Letters

July 2, 2014

Mark Rigos and his positive impact will truly be missed

Thanks for your first-rate coverage of the departure of Mark Rigos, Newcastle’s Public Works director. Mark is an extraordinary individual who made a huge positive impact on the city and its residents, especially in expanding and improving Newcastle’s trail system, as members of Newcastle Trails can attest.

Projects that had been deferred for years were completed during Mark’s three-year tenure, often on his initiative (without prodding from Newcastle Trails). These included easements for the Horse Trail, drainage on the Highlands Trail, and surveys that helped prevent encroachment on our parks and trails.

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Letters — June 6

June 5, 2014

PSE power lines will lower property values

Puget Sound Energy plans to more than double the power lines in height and in voltage will not only increase the potential ills effects on our health in Olympus, but will destroy the natural beauty of our area.

Our skyline will be blocked by these ugly structures, and the property values will impact not only the homes by the power lines, but for the entire area. Keep in mind that property values are not isolated, but reflect the demand for housing and the prices that future homeowners will be willing to pay. Read more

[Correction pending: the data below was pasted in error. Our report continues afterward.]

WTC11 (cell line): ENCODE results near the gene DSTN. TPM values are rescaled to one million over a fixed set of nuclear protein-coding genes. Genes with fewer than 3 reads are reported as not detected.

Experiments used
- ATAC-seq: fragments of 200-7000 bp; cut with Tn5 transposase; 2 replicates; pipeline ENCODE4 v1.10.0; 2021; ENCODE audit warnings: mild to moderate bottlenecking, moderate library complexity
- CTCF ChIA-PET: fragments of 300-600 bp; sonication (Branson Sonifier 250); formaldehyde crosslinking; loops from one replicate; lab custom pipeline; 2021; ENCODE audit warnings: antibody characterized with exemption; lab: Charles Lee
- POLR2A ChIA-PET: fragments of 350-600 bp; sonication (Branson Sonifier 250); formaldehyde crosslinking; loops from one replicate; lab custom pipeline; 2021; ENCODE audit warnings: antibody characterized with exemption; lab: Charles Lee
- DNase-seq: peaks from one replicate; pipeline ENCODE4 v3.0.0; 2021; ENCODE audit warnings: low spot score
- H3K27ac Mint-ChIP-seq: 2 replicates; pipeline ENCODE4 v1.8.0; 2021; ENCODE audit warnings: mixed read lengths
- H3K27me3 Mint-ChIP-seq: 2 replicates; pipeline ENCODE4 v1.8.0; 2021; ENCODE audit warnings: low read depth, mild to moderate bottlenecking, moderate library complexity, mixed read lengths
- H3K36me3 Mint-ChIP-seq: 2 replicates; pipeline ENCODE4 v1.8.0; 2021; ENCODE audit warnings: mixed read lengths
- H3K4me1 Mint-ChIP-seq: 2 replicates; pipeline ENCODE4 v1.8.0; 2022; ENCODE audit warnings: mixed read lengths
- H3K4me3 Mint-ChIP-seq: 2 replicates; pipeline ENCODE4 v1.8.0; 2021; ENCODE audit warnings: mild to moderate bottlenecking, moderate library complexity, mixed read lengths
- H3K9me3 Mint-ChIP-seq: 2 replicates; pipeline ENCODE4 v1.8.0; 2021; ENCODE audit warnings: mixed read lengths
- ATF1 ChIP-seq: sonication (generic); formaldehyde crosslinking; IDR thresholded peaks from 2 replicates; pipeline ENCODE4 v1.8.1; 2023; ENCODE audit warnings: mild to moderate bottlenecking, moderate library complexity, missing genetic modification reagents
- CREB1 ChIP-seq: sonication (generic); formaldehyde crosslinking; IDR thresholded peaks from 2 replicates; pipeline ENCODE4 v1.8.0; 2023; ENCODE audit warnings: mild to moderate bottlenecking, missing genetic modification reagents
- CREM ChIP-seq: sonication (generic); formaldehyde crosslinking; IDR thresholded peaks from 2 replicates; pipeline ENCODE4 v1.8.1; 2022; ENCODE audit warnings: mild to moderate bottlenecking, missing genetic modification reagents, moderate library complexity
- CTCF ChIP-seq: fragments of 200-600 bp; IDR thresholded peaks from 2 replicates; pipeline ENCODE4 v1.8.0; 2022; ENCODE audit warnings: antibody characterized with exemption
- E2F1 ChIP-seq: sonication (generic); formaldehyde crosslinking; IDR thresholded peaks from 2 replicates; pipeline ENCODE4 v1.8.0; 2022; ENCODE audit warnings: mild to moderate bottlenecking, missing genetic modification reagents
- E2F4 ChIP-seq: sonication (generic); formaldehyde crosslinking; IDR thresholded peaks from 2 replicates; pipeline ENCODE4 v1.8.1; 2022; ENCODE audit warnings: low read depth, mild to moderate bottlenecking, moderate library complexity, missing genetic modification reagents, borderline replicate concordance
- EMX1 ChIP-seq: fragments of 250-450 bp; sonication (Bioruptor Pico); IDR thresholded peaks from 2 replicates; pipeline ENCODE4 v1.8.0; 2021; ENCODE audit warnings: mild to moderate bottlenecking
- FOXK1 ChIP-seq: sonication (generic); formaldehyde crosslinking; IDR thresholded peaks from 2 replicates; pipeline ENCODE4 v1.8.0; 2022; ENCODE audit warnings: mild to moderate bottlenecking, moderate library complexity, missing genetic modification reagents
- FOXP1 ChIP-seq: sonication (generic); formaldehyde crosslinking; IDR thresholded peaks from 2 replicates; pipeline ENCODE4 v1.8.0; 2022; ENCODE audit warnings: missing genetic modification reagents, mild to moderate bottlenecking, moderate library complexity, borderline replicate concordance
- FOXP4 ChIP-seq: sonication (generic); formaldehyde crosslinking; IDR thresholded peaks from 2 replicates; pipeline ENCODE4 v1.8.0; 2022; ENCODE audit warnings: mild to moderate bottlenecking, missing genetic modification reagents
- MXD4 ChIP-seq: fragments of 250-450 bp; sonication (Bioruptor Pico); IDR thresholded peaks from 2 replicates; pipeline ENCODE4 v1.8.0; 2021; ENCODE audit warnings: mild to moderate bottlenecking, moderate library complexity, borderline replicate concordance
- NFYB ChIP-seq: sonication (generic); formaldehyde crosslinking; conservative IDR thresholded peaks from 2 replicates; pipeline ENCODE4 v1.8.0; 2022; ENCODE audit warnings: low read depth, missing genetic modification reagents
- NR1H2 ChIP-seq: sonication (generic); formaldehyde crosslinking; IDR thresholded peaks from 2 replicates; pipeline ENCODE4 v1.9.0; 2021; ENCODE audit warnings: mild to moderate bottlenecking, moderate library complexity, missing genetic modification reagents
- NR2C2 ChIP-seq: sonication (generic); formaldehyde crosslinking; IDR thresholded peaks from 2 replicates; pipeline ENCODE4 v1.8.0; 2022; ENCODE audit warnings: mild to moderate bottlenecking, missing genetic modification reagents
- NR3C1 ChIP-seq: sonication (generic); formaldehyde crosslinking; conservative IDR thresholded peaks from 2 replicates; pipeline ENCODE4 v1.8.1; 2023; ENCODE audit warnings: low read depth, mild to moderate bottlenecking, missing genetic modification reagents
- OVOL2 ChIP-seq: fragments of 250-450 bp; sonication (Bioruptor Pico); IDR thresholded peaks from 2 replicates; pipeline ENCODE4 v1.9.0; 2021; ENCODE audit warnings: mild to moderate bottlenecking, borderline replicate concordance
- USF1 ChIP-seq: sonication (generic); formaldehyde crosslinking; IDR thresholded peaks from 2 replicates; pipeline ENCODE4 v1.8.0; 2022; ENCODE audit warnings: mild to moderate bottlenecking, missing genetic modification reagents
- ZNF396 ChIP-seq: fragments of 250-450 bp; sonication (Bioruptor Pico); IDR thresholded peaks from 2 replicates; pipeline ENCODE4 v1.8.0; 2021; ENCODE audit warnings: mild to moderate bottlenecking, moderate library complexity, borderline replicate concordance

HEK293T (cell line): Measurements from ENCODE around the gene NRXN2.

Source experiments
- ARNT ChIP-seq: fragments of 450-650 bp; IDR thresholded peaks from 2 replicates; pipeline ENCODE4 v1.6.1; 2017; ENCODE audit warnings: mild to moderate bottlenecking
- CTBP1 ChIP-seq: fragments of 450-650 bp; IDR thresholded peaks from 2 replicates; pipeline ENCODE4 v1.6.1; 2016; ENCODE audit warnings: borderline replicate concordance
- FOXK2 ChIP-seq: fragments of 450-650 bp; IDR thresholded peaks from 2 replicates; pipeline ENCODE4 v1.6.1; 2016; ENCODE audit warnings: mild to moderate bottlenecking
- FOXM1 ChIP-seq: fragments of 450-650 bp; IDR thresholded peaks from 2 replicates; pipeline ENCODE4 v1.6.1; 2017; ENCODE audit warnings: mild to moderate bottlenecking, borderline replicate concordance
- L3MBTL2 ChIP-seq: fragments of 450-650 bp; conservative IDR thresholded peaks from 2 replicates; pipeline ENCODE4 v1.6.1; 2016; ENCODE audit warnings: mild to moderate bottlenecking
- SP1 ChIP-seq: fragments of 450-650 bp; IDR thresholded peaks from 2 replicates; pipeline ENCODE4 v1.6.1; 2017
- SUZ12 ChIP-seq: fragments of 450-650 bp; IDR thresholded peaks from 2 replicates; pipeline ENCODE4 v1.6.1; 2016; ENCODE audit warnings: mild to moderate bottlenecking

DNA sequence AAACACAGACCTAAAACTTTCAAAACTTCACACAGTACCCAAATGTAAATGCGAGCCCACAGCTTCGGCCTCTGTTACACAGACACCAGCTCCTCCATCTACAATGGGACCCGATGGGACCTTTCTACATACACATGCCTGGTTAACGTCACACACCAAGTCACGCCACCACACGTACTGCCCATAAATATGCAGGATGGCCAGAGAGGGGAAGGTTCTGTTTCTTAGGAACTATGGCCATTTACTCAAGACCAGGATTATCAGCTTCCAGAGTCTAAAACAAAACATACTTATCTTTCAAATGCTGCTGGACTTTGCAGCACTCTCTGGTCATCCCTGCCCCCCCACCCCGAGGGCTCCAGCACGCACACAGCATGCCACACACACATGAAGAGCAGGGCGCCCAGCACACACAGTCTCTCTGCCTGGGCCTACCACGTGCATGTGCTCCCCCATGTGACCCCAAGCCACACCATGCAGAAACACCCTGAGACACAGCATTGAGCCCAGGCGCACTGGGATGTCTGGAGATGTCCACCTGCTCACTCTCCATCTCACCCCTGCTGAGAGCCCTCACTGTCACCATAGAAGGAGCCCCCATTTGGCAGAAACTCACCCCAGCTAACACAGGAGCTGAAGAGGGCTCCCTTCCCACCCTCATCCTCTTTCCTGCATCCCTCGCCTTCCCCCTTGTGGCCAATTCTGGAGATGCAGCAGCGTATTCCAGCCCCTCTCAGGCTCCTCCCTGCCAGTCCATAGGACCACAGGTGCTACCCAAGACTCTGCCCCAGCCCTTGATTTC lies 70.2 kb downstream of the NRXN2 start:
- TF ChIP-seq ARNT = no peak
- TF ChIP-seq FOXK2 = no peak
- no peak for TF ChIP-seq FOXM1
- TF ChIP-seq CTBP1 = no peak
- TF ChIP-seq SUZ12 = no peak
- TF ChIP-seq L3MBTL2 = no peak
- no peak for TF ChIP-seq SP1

Letters

May 1, 2014

New power line is bad for the community

Puget Sound Energy’s proposal to replace the current 115 kV overhead power line with 230 kV lines on taller poles does not consider the negative impact on our community. Overhead power lines do not belong in residential areas for the following reasons:

  •  Exposure to electromagnetic fields has been linked to increased rates of certain cancers, such as leukemia in children and cancers of the lymph and diseases of central nervous systems in adults.
  • Inhaling charged particles/pollutants around power lines has been linked to an increase in free radicals and many adverse health effects, such as cancer.
  •  interference with implanted pacemakers and defibrillators.
  •  power line noise. Read more

Letters

April 3, 2014

Shop local and support the businesses that serve your community